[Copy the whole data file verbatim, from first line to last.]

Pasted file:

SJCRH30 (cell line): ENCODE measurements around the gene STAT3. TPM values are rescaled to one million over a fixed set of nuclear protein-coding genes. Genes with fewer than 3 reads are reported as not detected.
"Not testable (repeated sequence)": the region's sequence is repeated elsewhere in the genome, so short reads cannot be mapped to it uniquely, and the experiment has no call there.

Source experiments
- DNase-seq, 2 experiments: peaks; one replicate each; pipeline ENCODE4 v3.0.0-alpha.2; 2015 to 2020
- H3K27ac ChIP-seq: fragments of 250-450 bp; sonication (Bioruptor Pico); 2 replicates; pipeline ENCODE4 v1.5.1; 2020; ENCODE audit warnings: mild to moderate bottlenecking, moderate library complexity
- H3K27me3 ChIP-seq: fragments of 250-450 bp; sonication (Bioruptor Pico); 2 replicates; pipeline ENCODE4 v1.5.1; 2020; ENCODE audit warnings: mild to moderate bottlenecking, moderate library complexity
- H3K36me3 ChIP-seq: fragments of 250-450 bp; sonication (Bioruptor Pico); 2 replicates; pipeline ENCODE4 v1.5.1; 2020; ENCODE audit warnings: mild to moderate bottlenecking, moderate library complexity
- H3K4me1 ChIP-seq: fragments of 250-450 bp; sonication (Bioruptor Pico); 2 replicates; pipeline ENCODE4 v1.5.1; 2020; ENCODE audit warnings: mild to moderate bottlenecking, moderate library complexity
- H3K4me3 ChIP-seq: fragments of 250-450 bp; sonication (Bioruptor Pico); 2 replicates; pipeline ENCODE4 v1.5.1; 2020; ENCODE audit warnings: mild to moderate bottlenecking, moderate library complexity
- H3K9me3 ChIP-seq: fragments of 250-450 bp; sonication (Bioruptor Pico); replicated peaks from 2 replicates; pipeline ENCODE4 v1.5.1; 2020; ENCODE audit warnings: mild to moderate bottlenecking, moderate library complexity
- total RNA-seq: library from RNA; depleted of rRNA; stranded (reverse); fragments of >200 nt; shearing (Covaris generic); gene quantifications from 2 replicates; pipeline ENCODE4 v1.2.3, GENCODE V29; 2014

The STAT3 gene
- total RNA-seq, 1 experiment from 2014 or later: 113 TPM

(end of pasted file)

SJCRH30 (cell line): ENCODE measurements around the gene STAT3. TPM values are rescaled to one million over a fixed set of nuclear protein-coding genes. Genes with fewer than 3 reads are reported as not detected.
"Not testable (repeated sequence)": the region's sequence is repeated elsewhere in the genome, so short reads cannot be mapped to it uniquely, and the experiment has no call there.

Source experiments
- DNase-seq, 2 experiments: peaks; one replicate each; pipeline ENCODE4 v3.0.0-alpha.2; 2015 to 2020
- H3K27ac ChIP-seq: fragments of 250-450 bp; sonication (Bioruptor Pico); 2 replicates; pipeline ENCODE4 v1.5.1; 2020; ENCODE audit warnings: mild to moderate bottlenecking, moderate library complexity
- H3K27me3 ChIP-seq: fragments of 250-450 bp; sonication (Bioruptor Pico); 2 replicates; pipeline ENCODE4 v1.5.1; 2020; ENCODE audit warnings: mild to moderate bottlenecking, moderate library complexity
- H3K36me3 ChIP-seq: fragments of 250-450 bp; sonication (Bioruptor Pico); 2 replicates; pipeline ENCODE4 v1.5.1; 2020; ENCODE audit warnings: mild to moderate bottlenecking, moderate library complexity
- H3K4me1 ChIP-seq: fragments of 250-450 bp; sonication (Bioruptor Pico); 2 replicates; pipeline ENCODE4 v1.5.1; 2020; ENCODE audit warnings: mild to moderate bottlenecking, moderate library complexity
- H3K4me3 ChIP-seq: fragments of 250-450 bp; sonication (Bioruptor Pico); 2 replicates; pipeline ENCODE4 v1.5.1; 2020; ENCODE audit warnings: mild to moderate bottlenecking, moderate library complexity
- H3K9me3 ChIP-seq: fragments of 250-450 bp; sonication (Bioruptor Pico); replicated peaks from 2 replicates; pipeline ENCODE4 v1.5.1; 2020; ENCODE audit warnings: mild to moderate bottlenecking, moderate library complexity
- total RNA-seq: library from RNA; depleted of rRNA; stranded (reverse); fragments of >200 nt; shearing (Covaris generic); gene quantifications from 2 replicates; pipeline ENCODE4 v1.2.3, GENCODE V29; 2014

The STAT3 gene
- total RNA-seq, 1 experiment from 2014 or later: 113 TPM